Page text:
The following information should be included in your letter:

  • Article information: The paper’s identifying information such as title, authors and publication date
  • Concern with the article: The error or intentional deception that you believe this article contains
  • Reasoning: How you identified or discovered the error or deception
  • Any steps you have already taken: For example, if you discovered that one of your co-authors fabricated some of the data included in the paper, you may have already reported this to your institution’s ethics committee.

Journal actions on receiving a retraction request

Ideally, the journal will reply to your email immediately to discuss your concerns, and will keep you apprised as to whether they intend to open an investigation and what their ultimate decision is.

In the case of ethical misconduct, the vast majority of retractions are instigated by a journal receiving notification from a reader that something seems wrong about the paper. If the journal finds this claim credible, it will then typically launch an investigation. Journals that belong to the Committee on Publication Ethics (COPE) will carry out this investigation according to COPE's guidelines to ensure that it is complete and appropriate, and will consult with COPE if needed for additional guidance.

If the journal decides that, based on its investigation, a retraction is required, it will publish a retraction notice (on its website and/or in print, according to its publication model).

According to the COPE guidelines, retraction statements must:

  • Clearly relate to the original article by citing the title and linking to the original article.
  • State the reason for the retraction clearly and objectively, specifying who is retracting the article (e.g. all of the authors, some of the authors or the journal itself).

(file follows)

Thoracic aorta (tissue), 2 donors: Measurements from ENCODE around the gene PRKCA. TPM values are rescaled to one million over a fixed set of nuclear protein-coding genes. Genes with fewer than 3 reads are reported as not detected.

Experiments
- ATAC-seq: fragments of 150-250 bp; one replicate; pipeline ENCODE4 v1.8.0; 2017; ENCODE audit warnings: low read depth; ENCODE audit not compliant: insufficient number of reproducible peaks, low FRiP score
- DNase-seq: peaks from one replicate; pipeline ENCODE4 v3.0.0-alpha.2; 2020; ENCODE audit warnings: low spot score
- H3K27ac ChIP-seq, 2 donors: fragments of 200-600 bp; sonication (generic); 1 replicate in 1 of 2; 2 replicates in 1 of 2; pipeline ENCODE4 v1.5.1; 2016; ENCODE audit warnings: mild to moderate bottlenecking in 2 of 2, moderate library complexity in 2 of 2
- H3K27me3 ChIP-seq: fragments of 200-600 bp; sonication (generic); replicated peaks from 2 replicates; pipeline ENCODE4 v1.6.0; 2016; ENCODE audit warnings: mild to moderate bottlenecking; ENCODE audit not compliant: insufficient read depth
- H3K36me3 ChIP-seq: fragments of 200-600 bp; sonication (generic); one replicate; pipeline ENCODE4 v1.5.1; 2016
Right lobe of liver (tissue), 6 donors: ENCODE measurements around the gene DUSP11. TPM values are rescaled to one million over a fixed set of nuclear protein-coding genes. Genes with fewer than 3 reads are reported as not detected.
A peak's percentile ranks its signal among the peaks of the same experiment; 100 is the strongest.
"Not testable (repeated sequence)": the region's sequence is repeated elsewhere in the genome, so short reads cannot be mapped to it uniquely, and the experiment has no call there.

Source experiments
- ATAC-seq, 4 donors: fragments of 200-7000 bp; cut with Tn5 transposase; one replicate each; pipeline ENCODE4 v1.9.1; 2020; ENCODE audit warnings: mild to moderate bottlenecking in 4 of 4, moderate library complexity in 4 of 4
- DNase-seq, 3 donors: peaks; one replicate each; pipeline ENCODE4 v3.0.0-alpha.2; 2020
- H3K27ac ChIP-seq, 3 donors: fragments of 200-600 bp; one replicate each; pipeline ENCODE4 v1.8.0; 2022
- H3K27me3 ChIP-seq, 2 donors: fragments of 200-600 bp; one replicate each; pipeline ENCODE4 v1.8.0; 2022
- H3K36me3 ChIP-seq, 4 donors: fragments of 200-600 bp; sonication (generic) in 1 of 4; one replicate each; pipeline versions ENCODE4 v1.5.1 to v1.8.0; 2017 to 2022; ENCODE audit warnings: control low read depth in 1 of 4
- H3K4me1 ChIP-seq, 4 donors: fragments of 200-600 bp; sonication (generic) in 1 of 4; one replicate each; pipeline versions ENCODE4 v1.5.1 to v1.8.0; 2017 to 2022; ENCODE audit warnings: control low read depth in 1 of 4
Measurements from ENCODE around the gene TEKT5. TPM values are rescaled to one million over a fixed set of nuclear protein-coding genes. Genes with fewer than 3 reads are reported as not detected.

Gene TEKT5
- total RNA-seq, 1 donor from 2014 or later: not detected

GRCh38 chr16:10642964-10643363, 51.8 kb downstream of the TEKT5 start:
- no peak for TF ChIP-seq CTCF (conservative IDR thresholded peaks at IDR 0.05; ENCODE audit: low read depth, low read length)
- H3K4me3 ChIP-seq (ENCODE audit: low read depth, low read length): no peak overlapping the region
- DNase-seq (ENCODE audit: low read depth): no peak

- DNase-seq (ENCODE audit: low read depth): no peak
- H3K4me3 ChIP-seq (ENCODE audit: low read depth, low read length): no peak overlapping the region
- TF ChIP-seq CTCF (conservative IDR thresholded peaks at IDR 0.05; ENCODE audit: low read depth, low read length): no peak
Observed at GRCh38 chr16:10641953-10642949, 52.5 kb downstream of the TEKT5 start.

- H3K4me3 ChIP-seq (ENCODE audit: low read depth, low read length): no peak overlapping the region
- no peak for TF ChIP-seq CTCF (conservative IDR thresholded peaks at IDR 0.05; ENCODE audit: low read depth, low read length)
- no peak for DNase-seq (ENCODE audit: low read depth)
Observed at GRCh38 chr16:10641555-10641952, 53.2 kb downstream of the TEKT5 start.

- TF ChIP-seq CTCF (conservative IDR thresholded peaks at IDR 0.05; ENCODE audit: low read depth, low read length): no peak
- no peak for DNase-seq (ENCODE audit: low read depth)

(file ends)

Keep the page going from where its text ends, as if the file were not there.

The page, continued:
• Be published promptly and be freely available to all readers.

While the original article generally remains available in order to preserve the publication record, albeit prominently linked to the retraction, in rare cases the original article may be deleted. This would most often be the case with an egregious research ethics violation such as a paper that violated patient privacy.

 

Alternatives to article retraction

If, during the course of investigation into a paper, a journal uncovers evidence that there may have been misconduct, but is uncertain of the extent, or is unable to obtain adequate information to make an informed decision, an alternative to retraction is to publish an expression of concern.

 

An expression of concern is a statement published on a journal’s website and/or in print that explains why they have opened an investigation into a paper and why they are unable or unwilling to publish a formal retraction at that time. In rare cases, an expression of concern may be published during an investigation and later updated to a formal retraction. But generally, an expression of concern is reserved for instances in which the journal does not feel that it is likely to be able to satisfactorily complete the investigation.

 

Another alternative to retraction is publishing a correction to an article. This alternative is typically reserved for cases of inadvertent error, and is often instigated by the authors themselves when they notice mistakes in their own published paper and approach the journal to amend the situation. Corrections are typically used to correct errors in authorship lists, datasets and data labels, and again are generally only appropriate when correcting honest mistakes. Corrections are done through errata.

 

Conclusion

Retractions are relatively rare in most researchers’ careers, and hopefully will not affect you personally. However, it is important to understand the circumstances that can lead to retraction and how to interpret retractions that you encounter in others’ work, to help avoid having to make a retraction yourself.